DENVER -- Like many other churches and religious groups across Colorado, Rabbi Joseph Black at Temple Emanuel was forced to perform all services virtually as the pandemic continues to affect the daily lives of Coloradans.
"I was resistant to the idea at first but we had no choice, and we realized it’s not the same and we are eagerly looking forward to the day we can gather in person," said Rabbi Black.
As the second Passover during this pandemic approaches, it’s painful to imagine many people will be celebrating alone in their homes.
"There’s a line in the Passover Haggadah, the text that we read, it says, "Let all that are hungry come and eat. It's important, it's considered a mitzvah, a commandment to invite people to your home; well, we can’t do that and that is very difficult," said Rabbi Black.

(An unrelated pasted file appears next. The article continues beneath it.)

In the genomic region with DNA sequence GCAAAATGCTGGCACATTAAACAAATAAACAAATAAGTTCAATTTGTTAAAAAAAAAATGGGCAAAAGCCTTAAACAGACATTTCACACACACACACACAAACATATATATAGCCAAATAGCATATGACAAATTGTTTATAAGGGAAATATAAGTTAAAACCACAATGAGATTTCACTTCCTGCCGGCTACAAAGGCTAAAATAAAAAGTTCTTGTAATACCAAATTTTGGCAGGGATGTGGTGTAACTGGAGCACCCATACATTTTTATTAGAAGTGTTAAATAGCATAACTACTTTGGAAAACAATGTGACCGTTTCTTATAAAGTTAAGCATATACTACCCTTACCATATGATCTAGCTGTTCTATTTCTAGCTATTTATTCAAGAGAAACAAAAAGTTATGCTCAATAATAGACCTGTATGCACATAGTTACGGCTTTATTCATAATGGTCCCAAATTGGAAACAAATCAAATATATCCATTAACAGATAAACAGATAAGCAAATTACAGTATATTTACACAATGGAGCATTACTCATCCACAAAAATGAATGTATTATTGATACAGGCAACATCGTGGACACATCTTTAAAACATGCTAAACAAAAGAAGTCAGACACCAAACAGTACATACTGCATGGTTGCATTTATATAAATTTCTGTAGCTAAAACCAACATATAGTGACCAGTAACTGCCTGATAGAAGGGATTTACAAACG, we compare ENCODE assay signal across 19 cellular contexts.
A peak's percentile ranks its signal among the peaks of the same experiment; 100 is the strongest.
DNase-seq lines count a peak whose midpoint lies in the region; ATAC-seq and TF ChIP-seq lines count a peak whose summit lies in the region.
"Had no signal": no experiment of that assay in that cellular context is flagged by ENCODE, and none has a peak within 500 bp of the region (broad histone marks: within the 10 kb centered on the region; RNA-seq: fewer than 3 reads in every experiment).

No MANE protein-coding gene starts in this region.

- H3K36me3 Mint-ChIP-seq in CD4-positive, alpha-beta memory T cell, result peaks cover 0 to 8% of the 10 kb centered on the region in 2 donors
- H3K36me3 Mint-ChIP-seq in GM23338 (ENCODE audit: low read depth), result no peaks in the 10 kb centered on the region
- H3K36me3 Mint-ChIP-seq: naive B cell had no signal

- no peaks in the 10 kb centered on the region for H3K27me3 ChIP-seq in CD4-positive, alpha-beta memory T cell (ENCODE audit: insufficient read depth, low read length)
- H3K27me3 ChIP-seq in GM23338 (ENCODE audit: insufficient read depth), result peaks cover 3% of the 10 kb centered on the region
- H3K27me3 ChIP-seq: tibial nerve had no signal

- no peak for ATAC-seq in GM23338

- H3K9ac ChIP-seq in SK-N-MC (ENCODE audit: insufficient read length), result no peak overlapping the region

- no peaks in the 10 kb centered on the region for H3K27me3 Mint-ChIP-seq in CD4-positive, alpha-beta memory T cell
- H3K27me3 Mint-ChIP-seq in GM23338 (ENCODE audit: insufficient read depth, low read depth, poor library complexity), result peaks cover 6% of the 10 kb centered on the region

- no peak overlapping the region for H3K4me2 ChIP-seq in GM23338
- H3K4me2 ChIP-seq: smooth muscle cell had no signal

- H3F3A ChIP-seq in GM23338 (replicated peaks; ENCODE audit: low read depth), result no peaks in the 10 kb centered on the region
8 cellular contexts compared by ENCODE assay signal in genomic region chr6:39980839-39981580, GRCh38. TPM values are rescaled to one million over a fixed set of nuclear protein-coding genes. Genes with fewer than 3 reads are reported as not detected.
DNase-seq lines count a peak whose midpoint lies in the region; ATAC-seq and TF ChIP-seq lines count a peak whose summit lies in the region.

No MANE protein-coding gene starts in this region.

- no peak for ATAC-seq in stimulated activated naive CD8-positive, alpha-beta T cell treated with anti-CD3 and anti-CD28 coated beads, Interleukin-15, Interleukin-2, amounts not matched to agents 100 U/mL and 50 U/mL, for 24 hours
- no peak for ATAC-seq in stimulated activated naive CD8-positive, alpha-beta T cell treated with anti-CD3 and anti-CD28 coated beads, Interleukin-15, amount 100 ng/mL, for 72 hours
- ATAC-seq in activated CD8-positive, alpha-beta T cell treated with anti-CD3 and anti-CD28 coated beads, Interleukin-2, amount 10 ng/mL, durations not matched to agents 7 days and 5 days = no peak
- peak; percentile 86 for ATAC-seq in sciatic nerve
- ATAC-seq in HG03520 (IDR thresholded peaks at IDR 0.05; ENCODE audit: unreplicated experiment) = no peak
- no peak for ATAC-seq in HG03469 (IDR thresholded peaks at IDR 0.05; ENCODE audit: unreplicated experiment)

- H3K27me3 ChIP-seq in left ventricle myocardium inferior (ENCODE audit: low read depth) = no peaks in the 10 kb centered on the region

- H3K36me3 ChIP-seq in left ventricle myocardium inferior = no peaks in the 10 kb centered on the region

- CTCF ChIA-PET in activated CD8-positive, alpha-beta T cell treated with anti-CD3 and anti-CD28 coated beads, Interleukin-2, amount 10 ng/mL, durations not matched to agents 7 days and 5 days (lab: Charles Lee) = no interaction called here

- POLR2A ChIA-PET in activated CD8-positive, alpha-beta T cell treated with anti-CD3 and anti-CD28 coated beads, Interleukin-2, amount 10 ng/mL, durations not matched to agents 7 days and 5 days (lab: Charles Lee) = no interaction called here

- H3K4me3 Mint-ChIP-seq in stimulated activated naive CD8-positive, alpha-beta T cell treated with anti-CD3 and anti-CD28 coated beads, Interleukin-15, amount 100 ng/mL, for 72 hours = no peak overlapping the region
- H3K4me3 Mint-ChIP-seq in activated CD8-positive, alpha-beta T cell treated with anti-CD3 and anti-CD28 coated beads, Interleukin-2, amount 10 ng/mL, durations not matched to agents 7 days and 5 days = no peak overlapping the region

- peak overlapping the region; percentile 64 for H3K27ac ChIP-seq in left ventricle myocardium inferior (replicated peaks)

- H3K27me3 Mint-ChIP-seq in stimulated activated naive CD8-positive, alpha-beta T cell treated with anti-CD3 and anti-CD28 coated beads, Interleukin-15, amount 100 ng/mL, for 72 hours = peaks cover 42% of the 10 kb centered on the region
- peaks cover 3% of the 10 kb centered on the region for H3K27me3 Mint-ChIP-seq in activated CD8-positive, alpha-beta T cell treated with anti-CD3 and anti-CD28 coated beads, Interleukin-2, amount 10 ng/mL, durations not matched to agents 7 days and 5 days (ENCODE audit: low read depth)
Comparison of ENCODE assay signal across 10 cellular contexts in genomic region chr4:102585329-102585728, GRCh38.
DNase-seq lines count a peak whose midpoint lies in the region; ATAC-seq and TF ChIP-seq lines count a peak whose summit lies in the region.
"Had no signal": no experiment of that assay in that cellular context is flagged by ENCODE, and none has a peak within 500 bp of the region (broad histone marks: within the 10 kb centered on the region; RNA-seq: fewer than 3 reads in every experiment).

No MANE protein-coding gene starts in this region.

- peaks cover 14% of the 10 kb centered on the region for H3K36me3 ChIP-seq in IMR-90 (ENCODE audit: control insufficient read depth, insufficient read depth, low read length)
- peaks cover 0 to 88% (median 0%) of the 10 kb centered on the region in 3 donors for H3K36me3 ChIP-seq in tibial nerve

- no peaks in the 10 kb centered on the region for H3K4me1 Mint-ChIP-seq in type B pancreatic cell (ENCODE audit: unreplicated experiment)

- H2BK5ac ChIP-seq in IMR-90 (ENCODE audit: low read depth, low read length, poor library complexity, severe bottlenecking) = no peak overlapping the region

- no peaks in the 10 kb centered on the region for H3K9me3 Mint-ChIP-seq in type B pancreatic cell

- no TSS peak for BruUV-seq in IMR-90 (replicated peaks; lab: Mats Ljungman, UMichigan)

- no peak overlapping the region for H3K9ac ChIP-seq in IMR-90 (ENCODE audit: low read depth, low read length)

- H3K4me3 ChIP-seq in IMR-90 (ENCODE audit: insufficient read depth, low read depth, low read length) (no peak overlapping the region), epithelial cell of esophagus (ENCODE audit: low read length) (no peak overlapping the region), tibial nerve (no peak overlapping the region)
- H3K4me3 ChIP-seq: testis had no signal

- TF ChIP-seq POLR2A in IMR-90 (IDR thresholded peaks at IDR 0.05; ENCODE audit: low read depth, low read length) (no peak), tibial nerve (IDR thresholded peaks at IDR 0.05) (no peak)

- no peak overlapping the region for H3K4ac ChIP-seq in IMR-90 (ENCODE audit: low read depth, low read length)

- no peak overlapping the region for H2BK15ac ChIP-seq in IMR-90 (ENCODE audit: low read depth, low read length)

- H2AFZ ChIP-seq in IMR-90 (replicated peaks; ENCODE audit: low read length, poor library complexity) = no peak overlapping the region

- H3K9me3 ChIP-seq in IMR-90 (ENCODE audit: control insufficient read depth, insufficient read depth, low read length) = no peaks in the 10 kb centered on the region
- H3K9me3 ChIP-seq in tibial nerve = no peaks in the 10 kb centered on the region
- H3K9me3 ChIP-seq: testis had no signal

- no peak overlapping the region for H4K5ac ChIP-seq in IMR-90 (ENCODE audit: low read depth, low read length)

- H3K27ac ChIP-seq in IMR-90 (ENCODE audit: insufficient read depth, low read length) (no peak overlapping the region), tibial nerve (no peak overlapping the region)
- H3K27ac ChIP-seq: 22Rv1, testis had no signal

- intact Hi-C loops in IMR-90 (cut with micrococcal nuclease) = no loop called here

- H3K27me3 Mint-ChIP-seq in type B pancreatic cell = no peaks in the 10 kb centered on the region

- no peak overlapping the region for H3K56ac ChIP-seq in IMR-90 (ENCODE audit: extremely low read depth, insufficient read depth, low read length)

Which is why at Chabad of NW Metro Denver, volunteers are busy at work trying to keep one of the most special Jewish holidays alive.
"We are volunteering to deliver meals for Passover to people who either need meals or don’t have anywhere to go for the holidays, so that they have some matza and some other things to sort of bring some tradition to them wherever they are," said Audrey Simes, who volunteered to deliver meals.
For Rabbi Benjy Brackman at Chabad of NW Metro Denver, ensuring everyone who wants a Seder is able to have one is important since many people have been isolated because of the pandemic.
"Its beautiful to have a nice Seder table yourself, but you know, out of the Seder holiday is actually inviting guests; we say the opening of the Seder, whoever is hungry, let them come and eat, that is the opening paragraph of the Seder dinner," said Rabbi Brackman.